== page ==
Online retailer Amazon has been accused of censorship this week as thousands of literary works were removed from the site’s ‘Bestseller’ list. The company came under scrutiny after a number of gay and lesbian titles - from authors such as Jeanette Winterson and EM Forster - were stripped of their sales rankings and banished from the top seller list.
High-profile books removed from the ‘Bestseller’ list include:
- Oranges Are Not The Only Fruit by Jeanette Winterson
- Alan Hollinghurst’s Booker-winning novel, The Line of Beauty
- DH Lawrence’s Lady Chatterley’s Lover
- Maurice by EM Forster
Thousands of users voiced their protest via social media sites such as Twitter after Amazon initially justified the move as a ‘family-friendly’ procedure. The company has since said the issue had been the result of a technical glitch and will be rectified in the near future.
"If Amazon are making a value judgment here, then that's much more serious and obviously that needs to be addressed,” author Jeanette Winterson told the Guardian newspaper.
Amazon made further headlines on Thursday 16th April after the company revealed it would be opting out of Phorm’s infamous targeted-advertising technology. The loss of the second most-visited shopping site in the UK is the latest blow to Phorm’s Webwise programme as it means the system will not be able to use data from Amazon consumers in its targeted advertising.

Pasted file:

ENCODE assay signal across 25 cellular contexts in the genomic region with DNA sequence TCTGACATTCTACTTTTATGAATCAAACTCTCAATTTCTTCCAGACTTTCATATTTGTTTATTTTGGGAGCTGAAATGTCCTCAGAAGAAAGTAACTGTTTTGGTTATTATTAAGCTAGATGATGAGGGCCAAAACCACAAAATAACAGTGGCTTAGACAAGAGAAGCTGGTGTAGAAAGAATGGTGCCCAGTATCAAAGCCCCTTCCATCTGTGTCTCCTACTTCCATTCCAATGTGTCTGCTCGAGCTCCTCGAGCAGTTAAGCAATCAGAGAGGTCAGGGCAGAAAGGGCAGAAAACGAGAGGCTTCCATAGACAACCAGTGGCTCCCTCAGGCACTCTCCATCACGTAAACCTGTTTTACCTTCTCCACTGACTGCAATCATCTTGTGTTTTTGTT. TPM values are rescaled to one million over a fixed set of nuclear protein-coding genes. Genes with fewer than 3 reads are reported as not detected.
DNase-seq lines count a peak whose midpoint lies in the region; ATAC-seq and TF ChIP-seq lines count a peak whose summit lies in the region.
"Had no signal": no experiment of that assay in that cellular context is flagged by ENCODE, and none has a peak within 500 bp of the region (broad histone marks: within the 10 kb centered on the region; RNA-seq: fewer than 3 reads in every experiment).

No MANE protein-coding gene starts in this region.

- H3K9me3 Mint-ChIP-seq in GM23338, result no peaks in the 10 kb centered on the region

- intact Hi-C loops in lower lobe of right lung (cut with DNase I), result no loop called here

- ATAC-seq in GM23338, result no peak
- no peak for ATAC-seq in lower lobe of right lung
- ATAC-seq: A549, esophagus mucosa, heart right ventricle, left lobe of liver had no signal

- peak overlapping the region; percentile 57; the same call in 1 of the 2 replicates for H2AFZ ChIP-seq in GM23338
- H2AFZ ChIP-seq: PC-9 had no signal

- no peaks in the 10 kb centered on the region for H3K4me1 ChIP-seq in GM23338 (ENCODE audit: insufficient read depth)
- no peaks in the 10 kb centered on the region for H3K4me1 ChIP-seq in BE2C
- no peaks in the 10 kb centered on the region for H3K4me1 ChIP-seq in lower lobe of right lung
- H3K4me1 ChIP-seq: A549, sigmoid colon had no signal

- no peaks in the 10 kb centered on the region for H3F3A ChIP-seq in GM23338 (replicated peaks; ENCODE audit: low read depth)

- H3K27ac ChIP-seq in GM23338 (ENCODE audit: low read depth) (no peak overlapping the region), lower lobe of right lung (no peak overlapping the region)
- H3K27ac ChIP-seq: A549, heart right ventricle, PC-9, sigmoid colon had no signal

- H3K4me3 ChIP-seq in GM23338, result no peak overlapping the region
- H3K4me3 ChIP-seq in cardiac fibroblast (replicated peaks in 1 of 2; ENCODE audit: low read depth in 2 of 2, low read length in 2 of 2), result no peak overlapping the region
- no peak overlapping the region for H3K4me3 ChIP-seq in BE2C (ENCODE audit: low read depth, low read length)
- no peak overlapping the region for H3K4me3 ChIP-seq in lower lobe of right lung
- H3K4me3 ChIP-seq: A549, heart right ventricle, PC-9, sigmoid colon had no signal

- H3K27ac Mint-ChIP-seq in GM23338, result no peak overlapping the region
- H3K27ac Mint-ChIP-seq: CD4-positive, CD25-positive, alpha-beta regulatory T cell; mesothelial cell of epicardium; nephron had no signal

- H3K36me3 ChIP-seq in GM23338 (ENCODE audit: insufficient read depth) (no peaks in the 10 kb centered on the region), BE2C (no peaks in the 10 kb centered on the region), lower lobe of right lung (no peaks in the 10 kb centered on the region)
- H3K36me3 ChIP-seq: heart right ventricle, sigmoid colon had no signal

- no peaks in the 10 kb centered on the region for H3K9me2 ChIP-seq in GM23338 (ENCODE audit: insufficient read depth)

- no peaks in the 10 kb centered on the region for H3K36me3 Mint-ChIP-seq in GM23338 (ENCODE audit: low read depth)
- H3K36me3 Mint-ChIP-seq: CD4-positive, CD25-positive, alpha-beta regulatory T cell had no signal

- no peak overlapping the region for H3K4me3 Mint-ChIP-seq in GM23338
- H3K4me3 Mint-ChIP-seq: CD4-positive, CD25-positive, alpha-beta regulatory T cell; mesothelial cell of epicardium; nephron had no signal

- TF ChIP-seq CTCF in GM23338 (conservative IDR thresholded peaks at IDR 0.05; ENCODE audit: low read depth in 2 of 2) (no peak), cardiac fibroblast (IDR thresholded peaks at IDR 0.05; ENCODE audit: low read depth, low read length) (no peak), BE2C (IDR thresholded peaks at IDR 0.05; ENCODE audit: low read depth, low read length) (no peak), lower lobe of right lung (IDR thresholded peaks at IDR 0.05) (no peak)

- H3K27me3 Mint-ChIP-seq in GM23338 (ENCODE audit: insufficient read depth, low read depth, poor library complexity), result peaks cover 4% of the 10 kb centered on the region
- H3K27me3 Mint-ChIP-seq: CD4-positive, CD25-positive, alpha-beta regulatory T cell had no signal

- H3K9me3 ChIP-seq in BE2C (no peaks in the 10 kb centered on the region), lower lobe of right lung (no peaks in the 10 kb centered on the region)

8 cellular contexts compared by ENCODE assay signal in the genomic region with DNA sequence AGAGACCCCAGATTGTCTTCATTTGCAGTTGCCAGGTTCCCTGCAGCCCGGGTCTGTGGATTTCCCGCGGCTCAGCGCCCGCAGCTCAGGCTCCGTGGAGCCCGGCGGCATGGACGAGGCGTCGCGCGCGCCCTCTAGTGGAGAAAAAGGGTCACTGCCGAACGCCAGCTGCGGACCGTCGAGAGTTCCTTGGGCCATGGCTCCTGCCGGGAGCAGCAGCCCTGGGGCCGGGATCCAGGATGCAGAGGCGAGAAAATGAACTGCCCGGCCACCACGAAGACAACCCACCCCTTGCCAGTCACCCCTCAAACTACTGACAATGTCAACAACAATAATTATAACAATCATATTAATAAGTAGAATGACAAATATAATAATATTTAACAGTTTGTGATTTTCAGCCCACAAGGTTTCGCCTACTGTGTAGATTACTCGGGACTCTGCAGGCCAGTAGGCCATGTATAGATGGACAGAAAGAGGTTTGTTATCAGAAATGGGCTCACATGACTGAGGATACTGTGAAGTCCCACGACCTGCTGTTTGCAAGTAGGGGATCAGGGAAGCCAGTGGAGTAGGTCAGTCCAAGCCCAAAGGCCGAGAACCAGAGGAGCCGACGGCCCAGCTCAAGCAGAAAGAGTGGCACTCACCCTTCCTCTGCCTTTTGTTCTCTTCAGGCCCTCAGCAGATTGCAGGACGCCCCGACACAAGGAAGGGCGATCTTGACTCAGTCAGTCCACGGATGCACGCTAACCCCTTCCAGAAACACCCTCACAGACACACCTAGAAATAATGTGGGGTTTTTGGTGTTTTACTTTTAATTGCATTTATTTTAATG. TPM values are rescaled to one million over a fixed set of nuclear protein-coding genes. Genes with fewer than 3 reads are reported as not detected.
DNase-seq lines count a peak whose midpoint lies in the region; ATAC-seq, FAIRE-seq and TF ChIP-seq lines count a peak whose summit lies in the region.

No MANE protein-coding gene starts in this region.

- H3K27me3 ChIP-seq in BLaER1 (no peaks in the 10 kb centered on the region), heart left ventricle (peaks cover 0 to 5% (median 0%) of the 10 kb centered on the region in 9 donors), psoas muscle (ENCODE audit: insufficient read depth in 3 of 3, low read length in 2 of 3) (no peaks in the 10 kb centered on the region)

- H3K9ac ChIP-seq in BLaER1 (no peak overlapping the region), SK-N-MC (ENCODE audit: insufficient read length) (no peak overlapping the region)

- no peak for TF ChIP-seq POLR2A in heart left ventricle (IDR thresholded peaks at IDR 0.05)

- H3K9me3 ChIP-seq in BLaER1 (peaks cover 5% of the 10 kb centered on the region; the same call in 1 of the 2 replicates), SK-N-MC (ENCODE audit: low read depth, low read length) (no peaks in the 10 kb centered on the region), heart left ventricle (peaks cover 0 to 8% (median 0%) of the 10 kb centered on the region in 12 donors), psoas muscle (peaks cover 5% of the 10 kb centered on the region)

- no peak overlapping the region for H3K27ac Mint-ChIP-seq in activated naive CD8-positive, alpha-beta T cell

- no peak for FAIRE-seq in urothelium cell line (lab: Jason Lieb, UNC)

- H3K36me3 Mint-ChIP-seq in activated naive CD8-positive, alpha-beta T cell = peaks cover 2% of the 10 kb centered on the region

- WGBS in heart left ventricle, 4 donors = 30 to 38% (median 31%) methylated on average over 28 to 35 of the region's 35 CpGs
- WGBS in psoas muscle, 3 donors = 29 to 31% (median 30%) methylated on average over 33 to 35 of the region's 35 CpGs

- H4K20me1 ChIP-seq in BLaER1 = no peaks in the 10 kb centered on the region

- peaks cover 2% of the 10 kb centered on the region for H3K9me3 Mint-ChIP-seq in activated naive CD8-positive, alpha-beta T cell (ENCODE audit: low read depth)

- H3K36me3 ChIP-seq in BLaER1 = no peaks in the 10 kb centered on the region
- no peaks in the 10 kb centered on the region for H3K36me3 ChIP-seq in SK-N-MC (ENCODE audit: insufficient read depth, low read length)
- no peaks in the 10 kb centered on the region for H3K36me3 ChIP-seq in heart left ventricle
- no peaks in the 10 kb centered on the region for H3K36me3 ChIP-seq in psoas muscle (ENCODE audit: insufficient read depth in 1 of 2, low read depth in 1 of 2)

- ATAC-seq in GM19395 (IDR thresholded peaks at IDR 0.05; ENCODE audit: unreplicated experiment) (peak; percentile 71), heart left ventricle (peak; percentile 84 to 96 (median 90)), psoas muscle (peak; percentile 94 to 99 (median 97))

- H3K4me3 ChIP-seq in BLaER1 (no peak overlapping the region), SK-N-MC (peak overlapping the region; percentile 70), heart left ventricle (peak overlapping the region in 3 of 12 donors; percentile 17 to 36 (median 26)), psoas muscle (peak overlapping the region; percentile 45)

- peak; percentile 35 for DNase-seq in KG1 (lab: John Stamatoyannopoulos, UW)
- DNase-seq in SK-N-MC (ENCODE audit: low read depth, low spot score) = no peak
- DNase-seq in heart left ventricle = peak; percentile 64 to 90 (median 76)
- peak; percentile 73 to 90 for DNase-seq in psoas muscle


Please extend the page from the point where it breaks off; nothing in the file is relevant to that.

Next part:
More trouble at Yahoo?
In what appears to be a fairly downbeat week for news, The New York Times has speculated that search engine giant Yahoo is considering further redundancies in the near future. A story published in the American newspaper has suggested that several hundred employees could soon be laid off.
Yahoo made over 1,000 workers redundant in 2008 and it is believed the cuts are in response to the company’s decreasing share of the online marketplace and a decline in advertising revenue.